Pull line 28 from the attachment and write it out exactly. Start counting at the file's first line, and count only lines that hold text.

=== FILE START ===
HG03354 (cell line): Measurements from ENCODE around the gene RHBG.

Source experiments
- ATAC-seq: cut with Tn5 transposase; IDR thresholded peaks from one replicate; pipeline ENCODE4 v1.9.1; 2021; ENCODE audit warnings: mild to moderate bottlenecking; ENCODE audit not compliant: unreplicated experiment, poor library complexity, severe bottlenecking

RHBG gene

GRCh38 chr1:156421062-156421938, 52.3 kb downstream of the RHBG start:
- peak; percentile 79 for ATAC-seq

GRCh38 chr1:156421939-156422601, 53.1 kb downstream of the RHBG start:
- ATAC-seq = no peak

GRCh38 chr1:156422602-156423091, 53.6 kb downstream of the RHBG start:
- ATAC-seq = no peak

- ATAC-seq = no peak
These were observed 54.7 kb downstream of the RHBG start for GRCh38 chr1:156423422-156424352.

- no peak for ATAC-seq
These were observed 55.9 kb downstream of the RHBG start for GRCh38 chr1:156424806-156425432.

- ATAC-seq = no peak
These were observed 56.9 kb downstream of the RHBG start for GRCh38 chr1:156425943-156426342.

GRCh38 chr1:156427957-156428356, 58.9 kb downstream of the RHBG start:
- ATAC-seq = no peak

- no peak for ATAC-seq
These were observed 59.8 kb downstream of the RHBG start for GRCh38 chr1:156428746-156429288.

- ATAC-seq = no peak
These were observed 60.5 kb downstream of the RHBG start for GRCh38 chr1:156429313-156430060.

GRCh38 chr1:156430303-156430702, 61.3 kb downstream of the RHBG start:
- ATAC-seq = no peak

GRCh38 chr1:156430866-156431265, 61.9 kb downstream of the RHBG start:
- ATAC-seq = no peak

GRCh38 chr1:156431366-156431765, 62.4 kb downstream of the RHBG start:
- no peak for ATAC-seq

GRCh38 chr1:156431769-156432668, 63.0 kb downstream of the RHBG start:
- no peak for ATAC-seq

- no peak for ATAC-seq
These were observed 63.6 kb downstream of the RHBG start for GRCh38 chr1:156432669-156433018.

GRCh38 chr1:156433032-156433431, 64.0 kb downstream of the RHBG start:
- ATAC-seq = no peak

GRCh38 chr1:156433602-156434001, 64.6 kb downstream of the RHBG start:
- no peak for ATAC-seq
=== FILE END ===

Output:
- no peak for ATAC-seq